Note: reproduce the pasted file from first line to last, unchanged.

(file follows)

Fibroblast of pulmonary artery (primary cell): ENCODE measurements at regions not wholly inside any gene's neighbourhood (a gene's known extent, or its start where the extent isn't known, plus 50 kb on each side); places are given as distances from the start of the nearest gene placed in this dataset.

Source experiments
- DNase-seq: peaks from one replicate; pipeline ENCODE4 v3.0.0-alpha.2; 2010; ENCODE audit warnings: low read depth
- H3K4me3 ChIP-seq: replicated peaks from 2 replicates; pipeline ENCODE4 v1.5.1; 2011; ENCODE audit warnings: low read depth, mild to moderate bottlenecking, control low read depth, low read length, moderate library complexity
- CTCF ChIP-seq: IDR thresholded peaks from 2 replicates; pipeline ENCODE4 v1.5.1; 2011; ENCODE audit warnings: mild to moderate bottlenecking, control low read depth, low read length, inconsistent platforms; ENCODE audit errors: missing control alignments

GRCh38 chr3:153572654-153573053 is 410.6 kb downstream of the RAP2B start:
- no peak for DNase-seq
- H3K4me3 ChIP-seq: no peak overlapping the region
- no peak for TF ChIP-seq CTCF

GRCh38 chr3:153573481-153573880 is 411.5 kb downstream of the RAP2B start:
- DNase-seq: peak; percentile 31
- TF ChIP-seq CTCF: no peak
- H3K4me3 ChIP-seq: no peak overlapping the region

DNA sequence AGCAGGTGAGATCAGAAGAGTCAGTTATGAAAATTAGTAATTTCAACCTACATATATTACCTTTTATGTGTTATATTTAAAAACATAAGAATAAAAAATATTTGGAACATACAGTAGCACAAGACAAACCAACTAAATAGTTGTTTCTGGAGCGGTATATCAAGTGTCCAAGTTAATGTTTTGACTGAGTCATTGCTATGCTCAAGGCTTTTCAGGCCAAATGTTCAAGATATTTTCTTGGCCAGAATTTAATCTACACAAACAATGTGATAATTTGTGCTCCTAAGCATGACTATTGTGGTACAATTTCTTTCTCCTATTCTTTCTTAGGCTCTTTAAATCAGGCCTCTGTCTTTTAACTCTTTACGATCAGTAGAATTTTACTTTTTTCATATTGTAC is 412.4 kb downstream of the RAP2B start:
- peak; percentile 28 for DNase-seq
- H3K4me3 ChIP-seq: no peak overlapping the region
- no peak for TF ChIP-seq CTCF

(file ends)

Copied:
Fibroblast of pulmonary artery (primary cell): ENCODE measurements at regions not wholly inside any gene's neighbourhood (a gene's known extent, or its start where the extent isn't known, plus 50 kb on each side); places are given as distances from the start of the nearest gene placed in this dataset.

Source experiments
- DNase-seq: peaks from one replicate; pipeline ENCODE4 v3.0.0-alpha.2; 2010; ENCODE audit warnings: low read depth
- H3K4me3 ChIP-seq: replicated peaks from 2 replicates; pipeline ENCODE4 v1.5.1; 2011; ENCODE audit warnings: low read depth, mild to moderate bottlenecking, control low read depth, low read length, moderate library complexity
- CTCF ChIP-seq: IDR thresholded peaks from 2 replicates; pipeline ENCODE4 v1.5.1; 2011; ENCODE audit warnings: mild to moderate bottlenecking, control low read depth, low read length, inconsistent platforms; ENCODE audit errors: missing control alignments

GRCh38 chr3:153572654-153573053 is 410.6 kb downstream of the RAP2B start:
- no peak for DNase-seq
- H3K4me3 ChIP-seq: no peak overlapping the region
- no peak for TF ChIP-seq CTCF

GRCh38 chr3:153573481-153573880 is 411.5 kb downstream of the RAP2B start:
- DNase-seq: peak; percentile 31
- TF ChIP-seq CTCF: no peak
- H3K4me3 ChIP-seq: no peak overlapping the region

DNA sequence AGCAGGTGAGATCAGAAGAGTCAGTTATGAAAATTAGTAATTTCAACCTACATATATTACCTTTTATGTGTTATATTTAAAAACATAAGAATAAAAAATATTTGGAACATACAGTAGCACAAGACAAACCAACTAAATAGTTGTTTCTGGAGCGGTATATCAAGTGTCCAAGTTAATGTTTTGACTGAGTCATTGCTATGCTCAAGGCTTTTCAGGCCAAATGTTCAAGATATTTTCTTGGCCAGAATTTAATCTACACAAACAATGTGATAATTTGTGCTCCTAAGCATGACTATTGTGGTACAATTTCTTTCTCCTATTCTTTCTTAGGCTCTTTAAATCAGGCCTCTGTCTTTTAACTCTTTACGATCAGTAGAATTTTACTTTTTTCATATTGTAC is 412.4 kb downstream of the RAP2B start:
- peak; percentile 28 for DNase-seq
- H3K4me3 ChIP-seq: no peak overlapping the region
- no peak for TF ChIP-seq CTCF